When someone asks me to assist with something, I, for the most part, can’t say no.
It’s a blessing and curse. On one hand, I’m able to be involved in several different activities, meeting many new, interesting people. On the other hand, it’s tough to give maximum effort, with everything else happening in life.
However, this column isn’t about my inability to say “no.” Instead it’s about some recent stories that have me smiling for the future of Clinton.
I’ve been involved in several stories in recent weeks, highlighting area residents making a difference. From showcasing the Clinton County Historical Museum and its efforts to expand to residents seeking a change in Springdale Cemetery’s fortunes, I’ve been up close with something I find admirable.
It’s one thing to be asked to help and then do it. It’s a completely different mindset to see a problem or a cause and jump in to help.
That’s what we’re seeing with the Clinton County Historical Society and also with a benefit this weekend for those affected by the May 6 Interstate 80 accident involving five Gateway-area residents.
The historical society is a volunteer-run organization. And you’d be hard-pressed to find a morning when several volunteers aren’t manning their stations at the society, ready to fill you in on Clinton’s roots.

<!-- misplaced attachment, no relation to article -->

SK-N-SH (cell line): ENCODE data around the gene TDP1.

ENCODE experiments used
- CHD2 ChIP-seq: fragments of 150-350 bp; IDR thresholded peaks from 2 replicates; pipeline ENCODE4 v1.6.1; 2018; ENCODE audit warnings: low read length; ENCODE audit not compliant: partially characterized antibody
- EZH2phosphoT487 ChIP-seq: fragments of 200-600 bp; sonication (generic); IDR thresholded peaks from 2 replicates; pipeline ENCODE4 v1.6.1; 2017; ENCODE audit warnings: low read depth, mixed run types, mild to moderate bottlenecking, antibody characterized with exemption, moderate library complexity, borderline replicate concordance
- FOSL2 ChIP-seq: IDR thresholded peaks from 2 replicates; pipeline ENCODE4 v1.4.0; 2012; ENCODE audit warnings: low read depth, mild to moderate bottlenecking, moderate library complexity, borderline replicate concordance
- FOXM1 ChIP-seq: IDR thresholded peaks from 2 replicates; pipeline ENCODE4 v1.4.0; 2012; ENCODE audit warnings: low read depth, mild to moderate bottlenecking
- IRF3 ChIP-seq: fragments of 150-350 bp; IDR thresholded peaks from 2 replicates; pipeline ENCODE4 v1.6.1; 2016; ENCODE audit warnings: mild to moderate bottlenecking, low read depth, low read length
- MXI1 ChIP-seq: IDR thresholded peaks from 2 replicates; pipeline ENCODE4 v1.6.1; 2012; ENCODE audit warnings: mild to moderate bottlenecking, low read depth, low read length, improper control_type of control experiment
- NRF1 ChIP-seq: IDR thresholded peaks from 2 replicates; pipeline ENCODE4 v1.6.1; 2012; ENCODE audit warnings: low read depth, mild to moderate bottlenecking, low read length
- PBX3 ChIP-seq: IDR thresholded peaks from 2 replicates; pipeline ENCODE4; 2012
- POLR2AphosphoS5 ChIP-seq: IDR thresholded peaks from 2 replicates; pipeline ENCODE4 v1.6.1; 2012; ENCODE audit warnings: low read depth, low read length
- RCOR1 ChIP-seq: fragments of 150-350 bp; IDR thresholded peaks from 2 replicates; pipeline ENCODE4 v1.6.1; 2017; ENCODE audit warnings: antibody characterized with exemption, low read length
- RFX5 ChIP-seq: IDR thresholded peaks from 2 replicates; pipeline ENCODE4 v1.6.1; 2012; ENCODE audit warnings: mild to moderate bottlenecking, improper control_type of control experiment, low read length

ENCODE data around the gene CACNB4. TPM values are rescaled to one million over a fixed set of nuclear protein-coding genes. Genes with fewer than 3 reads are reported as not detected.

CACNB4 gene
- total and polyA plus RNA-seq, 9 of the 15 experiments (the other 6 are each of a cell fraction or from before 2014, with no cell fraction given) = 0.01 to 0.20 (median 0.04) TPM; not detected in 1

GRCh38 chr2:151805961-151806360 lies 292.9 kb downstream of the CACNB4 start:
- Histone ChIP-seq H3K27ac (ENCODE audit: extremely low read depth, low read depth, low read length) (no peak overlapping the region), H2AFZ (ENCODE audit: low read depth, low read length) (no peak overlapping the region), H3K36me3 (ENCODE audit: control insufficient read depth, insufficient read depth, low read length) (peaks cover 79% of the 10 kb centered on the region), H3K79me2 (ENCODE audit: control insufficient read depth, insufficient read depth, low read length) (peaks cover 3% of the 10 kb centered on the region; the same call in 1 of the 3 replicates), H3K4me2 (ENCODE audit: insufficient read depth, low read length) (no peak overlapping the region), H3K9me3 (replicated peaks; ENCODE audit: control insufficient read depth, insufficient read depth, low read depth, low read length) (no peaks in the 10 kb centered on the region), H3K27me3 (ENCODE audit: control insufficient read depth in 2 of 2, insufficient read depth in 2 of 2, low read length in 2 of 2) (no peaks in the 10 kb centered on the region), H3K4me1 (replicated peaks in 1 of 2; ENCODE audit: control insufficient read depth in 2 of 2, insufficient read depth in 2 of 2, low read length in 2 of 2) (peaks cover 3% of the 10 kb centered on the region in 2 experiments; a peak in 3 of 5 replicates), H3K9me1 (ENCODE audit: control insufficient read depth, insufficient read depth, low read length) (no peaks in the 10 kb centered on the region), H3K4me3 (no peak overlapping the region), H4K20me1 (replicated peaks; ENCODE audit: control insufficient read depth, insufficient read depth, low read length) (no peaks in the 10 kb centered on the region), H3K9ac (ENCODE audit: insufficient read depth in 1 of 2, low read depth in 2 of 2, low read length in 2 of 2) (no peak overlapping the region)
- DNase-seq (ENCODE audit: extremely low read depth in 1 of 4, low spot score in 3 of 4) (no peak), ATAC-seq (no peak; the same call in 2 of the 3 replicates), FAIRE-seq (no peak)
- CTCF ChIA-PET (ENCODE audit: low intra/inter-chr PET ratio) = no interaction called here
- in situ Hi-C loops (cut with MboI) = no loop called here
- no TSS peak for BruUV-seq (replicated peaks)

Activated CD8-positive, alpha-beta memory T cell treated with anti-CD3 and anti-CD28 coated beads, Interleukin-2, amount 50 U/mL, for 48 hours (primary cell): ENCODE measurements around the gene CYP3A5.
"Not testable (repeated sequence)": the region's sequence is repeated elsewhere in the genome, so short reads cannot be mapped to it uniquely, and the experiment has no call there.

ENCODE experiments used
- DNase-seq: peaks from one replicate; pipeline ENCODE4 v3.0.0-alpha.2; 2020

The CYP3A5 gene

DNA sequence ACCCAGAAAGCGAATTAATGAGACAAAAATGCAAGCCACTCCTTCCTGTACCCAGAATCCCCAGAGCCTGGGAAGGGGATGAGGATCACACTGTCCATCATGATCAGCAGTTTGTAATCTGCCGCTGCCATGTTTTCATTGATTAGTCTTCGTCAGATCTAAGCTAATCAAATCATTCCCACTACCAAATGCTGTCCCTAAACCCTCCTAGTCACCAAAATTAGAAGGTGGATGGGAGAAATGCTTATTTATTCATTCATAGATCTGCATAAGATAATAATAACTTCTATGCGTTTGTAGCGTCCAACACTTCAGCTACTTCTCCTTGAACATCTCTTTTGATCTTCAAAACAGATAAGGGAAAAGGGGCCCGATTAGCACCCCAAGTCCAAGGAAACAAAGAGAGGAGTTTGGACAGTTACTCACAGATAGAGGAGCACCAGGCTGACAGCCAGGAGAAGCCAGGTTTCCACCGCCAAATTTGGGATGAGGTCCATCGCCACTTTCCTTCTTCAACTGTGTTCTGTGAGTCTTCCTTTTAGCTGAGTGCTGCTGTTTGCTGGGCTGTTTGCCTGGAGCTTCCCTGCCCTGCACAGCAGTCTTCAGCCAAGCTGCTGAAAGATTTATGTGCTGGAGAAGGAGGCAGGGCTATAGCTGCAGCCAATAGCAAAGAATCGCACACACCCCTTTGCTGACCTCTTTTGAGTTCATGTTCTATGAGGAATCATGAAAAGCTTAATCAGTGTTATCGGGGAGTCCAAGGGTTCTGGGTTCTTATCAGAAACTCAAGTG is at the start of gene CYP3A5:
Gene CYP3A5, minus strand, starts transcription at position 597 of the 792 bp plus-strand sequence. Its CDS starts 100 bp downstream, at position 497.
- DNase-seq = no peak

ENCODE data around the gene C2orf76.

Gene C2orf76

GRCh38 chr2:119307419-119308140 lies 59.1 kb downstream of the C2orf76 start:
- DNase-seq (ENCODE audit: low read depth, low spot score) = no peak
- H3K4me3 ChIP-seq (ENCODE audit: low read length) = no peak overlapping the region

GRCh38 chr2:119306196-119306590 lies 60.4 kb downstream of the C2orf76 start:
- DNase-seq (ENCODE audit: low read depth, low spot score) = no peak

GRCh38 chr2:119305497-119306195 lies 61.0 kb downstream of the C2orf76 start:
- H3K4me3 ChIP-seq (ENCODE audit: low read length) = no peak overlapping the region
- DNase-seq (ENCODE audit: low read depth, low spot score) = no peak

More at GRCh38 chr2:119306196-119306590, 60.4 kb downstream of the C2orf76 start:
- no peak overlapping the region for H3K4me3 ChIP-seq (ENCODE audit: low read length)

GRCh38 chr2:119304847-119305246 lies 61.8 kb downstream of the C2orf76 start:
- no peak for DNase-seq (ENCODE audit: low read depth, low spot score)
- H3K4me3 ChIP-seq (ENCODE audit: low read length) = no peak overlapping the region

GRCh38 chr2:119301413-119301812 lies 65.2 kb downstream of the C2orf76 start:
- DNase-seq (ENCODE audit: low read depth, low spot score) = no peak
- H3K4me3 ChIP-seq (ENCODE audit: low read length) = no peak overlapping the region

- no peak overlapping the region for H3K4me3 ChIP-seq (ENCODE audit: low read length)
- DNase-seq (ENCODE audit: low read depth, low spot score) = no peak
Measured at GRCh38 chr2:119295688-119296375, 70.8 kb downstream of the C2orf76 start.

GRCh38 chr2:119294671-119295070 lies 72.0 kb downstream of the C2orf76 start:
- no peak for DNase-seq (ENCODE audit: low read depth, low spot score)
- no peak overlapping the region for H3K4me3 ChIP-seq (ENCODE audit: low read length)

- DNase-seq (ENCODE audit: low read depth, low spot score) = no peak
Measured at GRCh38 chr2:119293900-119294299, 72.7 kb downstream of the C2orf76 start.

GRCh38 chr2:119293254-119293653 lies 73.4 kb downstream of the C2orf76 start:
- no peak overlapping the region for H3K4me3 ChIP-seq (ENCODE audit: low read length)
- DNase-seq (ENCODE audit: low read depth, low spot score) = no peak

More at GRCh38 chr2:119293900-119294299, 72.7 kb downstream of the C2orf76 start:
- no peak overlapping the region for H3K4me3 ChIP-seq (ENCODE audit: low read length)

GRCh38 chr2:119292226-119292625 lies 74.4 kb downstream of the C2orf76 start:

And while interviewing organizers this week for Saturday’s trivia night to benefit the I-80 victims, it was apparent people were ready to either play in the trivia night or assist in any way possible. During the 30 minutes I was at the Moose Lodge, phone calls came in, showcasing more people interested in helping.
Madison Selser-Smith, the vehicle’s lone occupant to survive the crash, detailed that kind of community spirit when I sat down with her at the Moose Lodge. She’s been overwhelmed — in a good way — to the response by community members.
It’s that kind of reaching out that is changing the look of Springdale Cemetery, too.
I’ve written quite a bit in recent weeks about Springdale and that continued this week with Leanna Geffers and Rick Wynkoop making an investment by using weed trimmers to clean up the cemetery.
They deserve kudos, along with Pam Smith, who in the previous story reached out to state officials about the cemetery’s condition.
All three individuals saw a problem and did something about it.
That’s an admirable trait that many of us don’t see on social media. When we open our phones, we’re bombarded by complaining and finger-pointing on what’s wrong with the world, nation and community in which we live.
What’s great about these stories is that these residents aren’t waiting for someone else to fix things or care for a community member. They’re taking the initiative and doing something about it.
It’s something that often goes unseen in the community, but should be commended.
We can learn a lot from these stories and take solace in the fact that it’s happening in our community.
Scott Levine is the associate editor of the Clinton Herald. He can be reached at firstname.lastname@example.org or @ScottLevineCH on Twitter.